WIMBLEDON, England – Count them: 7 seconds.

That’s how long French Open runner-up Sara Errani “played” Wednesday at Wimbledon against qualifier CoCo Vandeweghe of Rancho Santa Fe, Calif. — enough time to wrap up a 6-1, 6-3 victory in the first round.

How’s that possible? Because play was ended by rain a night earlier, with the 10th-seeded Errani at match point as the 132nd-ranked Vandeweghe served.

When they resumed, after the customary several-minute warmup ritual of baseline strokes, volleys, overheads and serves, Vandeweghe tossed up a ball and hit it into the net. Moments later she hit her second serve into the net to complete the double-fault that ended the match right then and there, leaving both women smiling and spectators guffawing. Errani joined in the laughter as she packed away her racket bag, and kept right on giggling during her news conference.

Asked by an Italian reporter to recount what happened, Errani said, justifiably: “There’s not much to tell.”

Asked by another whether she’d bothered to take a shower, Errani assured him she planned to later.

“I had talked to my coach to plan what I wanted to do in the match,” Errani said, “but there was no need.”

It was exactly the sort of unusual happening that Day 3 kept producing in what’s shaping up as a wet and wild week at the All England Club. Another: Prince Charles visited his nation’s most famous tennis club, something he hadn’t done in 42 years.

Four of the top 13 seeded women were sent packing Wednesday, including 2011 U.S. Open champion Sam Stosur, 2011 French Open champion Li Na, and former No. 1-ranked Caroline Wozniacki.

The fifth-seeded Stosur’s 6-2, 0-6, 6-4 loss to 72nd-ranked Arantxa Rus of the Netherlands means Australia will have zero men or women in the third round for the first time since 1939.

“It’s a pretty woeful performance by all of us,” said Stosur, the last of nine Australians in the tournament.

Wozniacki, who hadn’t departed any Grand Slam tournament in the first round in more than five years, blew two match points in the second set and was beaten 5-7, 7-6 (4), 6-4 by 37th-ranked Tamira Paszek of Austria. It was the first match of the fortnight played with the Centre Court’s retractable roof closed.

“I had over two years where I was winning these matches,” said the No. 7 Wozniacki, who is dating 2011 U.S. Open golf champion Rory McIlroy and is still seeking her first major title. “I feel lately it’s going the other way a little bit. It’s not the first match this year where I have match points and not winning. You know, it’s frustrating.”

No. 11 Li lost to 52nd-ranked Sorana Cirstea of Romania 6-3, 6-4 in a second-round match, and 13th-seeded Dominika Cibulkova was beaten by 31st-ranked Klara Zakopalova of the Czech Republic 6-4, 6-1 in the first round.

Adding to the anything-can-happen vibe, at least for the better part of an hour: No. 1 Maria Sharapova trailed 38th-ranked Tsvetana Pironkova throughout the first set, fended off five set points and was ahead 7-6 (3), 3-1 when their second-round match was suspended by darkness.

That was one of the four singles matches halted in progress; four were postponed, adding to a backlog caused by showers.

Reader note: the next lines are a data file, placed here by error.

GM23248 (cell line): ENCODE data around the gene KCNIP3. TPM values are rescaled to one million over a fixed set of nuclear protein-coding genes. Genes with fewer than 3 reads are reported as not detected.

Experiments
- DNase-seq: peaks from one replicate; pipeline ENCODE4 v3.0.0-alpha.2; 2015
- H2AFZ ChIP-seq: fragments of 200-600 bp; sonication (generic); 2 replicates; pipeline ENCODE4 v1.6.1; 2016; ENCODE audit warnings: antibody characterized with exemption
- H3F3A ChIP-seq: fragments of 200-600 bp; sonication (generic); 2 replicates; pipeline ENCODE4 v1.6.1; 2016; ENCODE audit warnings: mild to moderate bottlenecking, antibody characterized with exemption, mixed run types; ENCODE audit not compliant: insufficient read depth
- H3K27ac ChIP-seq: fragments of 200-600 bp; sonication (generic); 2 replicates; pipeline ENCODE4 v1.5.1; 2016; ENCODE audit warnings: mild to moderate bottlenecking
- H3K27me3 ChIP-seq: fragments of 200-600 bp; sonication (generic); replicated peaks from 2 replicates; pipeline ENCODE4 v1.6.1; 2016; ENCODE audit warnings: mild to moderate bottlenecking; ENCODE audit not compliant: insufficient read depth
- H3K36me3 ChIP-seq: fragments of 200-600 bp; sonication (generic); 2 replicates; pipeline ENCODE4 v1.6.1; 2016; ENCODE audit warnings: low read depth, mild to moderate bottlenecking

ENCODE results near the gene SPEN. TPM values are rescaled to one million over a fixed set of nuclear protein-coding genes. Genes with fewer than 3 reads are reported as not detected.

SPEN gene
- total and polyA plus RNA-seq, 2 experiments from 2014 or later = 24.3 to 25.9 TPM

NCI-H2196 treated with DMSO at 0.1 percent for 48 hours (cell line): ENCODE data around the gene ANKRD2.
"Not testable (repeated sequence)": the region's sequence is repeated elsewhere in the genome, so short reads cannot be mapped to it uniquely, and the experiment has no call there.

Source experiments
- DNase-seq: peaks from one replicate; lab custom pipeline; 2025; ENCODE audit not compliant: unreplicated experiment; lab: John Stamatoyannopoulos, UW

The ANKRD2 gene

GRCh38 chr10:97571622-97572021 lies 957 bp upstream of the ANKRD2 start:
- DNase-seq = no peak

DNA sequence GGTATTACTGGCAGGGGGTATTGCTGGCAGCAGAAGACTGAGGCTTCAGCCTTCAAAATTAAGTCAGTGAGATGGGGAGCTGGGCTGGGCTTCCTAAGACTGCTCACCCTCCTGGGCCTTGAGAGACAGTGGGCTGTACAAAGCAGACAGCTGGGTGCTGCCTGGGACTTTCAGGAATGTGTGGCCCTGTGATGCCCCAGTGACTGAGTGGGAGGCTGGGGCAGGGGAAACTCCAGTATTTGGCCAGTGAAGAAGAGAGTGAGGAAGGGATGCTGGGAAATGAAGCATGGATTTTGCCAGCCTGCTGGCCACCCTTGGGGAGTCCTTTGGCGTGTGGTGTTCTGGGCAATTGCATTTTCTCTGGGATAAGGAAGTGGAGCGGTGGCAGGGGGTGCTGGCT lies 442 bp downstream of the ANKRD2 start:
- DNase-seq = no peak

Before the rain, Prince Charles sat in the Royal Box at Centre Court, watching six-time champion Roger Federer stumble once and awkwardly tweak his left knee, but otherwise easily reach the third round by beating 68th-ranked Fabio Fognini of Italy, 6-1, 6-3, 6-2.

“I’m fine. No pain, which is good,” Federer said. “It could be dangerous with the left knee. I’m happy it was only basically a bruise to the ground, and not anything in the knee itself.”

Federer and Fognini offered slightly stilted bows on their way off the court. Afterward, Federer chatted with the Prince of Wales and Duchess of Cornwall, discussing tennis, polo and Federer’s young twin daughters.

“They do brief you beforehand,” said Federer, owner of a record 16 major championships but none in the last 21/2 years. “I guess you don’t do anything stupid. You behave. Obviously we were asked to bow, which is obviously no problem to do.”

He said the royals “thought I played great which was unnecessary, but of course I do appreciate it.”

His performance was hardly out of the ordinary. Nor was the 6-4, 6-4, 6-4 victory turned in by top-seeded and defending champion Novak Djokovic against 20-year-old American Ryan Harrison. Or straight-set wins by Andy Roddick to reach the second round and Kim Clijsters to get to the third.

Djokovic’s second-round match against Harrison actually was much tighter than the score implies. Each man hit eight aces. Djokovic had one more winner, 31-30, and one more unforced error, 15-14. What made the difference? Djokovic converted 3 of 3 break points, and Harrison went 0 for 6.

“I was in trouble in the second set,” Djokovic said. “It could have easily gone the other way.”

Heather Watson, a British player ranked 103rd, became the first woman from the tournament’s host country to reach the third round since 2002 by eliminating Jamie Hampton of the United States, 6-1, 6-4.

Sloane Stephens, an unseeded 19-year-old American making her main-draw debut, saved five set points in the opener and eliminated No. 23 Petra Cetkovska of the Czech Republic, 7-6 (6), 4-6, 6-3. In the third set, Stephens was behind love-30 in four straight service games.

“I do still have some lapses,” she said. “They’re less now than I used to have in the past. I really don’t get as upset when I lose points now. I’m not that emotional anymore.”